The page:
L. Eikelboom, Rhythm : A Theological Category

Article publié le 22 juin 2018

Pour citer cet article : , « L. Eikelboom, Rhythm : A Theological Category  », Rhuthmos, 22 juin 2018 [en ligne]. http://rhuthmos.eu/spip.php?article2229
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L. Eikelboom, Rhythm : A Theological Category, Oxford, OUP Oxford, 2018, 272 p.



- Rhythm : A Theological Category argues that, as a pervasive dimension of human existence with theological implications, rhythm ought to be considered a category of theological significance. Philosophers and theologians have drawn on the category of rhythm—patterned movements of repetition and variation-to describe reality, however, the ways in which rhythm is used and understood differ based on a variety of metaphysical commitments with varying theological implications. Lexi Eikelboom brings those implications into the open through using resources from phenomenology, prosody, and the social sciences to analyse and evaluate uses of rhythm in metaphysical and theological accounts of reality. The analysis relies on a distinction from prosody between a synchronic approach to rhythm, which observes the whole at once and considers how various dimensions of a rhythm hold together harmoniously, and a diachronic approach, which focuses on the ways in which time unfolds as the subject experiences it. Based on an engagement with the twentieth-century Jesuit theologian Erich Przywara alongside thinkers as diverse as Augustine and the contemporary philosopher Giorgio Agamben, Eikelboom proposes an approach to rhythm that serves the concerns of theological conversation. It then demonstrates the difference that including rhythm in such theological conversation makes to how we think about questions such as « what is creation » and « what is the nature of the God-creature relationship ? » from the perspective of rhythm. As a theoretical category, capable of expressing metaphysical commitments, yet shaped by the cultural rhythms in which those expressing such commitments are embedded, rhythm is particularly significant for theology as a phenomenon through which culture and embodied experience influence doctrine.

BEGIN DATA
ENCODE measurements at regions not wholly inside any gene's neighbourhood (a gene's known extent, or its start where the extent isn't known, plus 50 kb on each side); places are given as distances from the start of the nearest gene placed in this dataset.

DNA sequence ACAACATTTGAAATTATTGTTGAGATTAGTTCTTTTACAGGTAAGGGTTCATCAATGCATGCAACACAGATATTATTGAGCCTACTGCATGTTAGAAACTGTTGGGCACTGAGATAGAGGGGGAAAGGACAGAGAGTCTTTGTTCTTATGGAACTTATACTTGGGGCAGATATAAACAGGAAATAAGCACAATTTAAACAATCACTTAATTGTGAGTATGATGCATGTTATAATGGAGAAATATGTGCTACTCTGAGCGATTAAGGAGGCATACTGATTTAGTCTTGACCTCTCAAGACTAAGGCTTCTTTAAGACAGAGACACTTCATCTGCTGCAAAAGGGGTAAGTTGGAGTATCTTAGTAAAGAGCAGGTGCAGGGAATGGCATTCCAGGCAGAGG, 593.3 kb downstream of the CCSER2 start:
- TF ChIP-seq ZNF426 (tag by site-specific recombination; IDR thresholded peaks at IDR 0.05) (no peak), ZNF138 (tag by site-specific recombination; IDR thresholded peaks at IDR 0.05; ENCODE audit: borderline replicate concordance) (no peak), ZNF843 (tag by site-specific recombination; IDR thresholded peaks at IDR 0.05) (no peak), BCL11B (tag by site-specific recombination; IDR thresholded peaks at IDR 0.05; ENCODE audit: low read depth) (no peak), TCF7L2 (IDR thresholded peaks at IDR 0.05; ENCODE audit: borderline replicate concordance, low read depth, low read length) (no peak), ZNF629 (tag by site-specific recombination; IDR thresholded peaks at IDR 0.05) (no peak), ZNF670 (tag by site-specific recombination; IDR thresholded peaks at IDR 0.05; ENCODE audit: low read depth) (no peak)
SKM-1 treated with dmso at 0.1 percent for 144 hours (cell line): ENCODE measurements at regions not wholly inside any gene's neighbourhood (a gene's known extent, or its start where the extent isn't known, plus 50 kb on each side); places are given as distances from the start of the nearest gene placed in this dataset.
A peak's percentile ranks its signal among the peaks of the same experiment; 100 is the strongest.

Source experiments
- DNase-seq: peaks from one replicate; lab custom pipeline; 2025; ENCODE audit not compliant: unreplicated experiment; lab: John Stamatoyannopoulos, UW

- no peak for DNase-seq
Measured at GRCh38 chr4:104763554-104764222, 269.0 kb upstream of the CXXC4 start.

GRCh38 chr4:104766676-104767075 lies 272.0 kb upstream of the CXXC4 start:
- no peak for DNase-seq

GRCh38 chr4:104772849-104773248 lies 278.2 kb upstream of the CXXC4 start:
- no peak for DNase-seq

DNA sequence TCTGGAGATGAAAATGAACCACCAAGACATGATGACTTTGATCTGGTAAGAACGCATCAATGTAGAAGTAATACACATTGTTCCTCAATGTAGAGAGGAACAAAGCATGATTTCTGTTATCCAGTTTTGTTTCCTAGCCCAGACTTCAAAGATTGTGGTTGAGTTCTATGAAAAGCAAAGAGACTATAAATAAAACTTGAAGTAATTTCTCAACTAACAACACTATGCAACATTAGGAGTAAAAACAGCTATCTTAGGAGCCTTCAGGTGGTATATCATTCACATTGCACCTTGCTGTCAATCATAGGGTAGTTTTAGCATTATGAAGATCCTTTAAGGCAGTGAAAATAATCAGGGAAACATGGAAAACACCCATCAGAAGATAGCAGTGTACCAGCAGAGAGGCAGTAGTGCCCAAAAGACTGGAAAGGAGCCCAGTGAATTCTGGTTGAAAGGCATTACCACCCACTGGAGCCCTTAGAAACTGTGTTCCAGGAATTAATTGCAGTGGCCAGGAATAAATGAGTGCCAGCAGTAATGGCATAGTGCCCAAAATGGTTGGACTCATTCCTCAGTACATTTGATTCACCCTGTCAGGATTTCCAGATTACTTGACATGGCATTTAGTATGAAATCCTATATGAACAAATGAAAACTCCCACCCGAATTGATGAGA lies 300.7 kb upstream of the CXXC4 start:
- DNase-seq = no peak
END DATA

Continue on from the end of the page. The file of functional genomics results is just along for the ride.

- Lexi Eikelboom is Postdoctoral Teaching Fellow at John Wesley Honors College, Indiana Wesleyan University.

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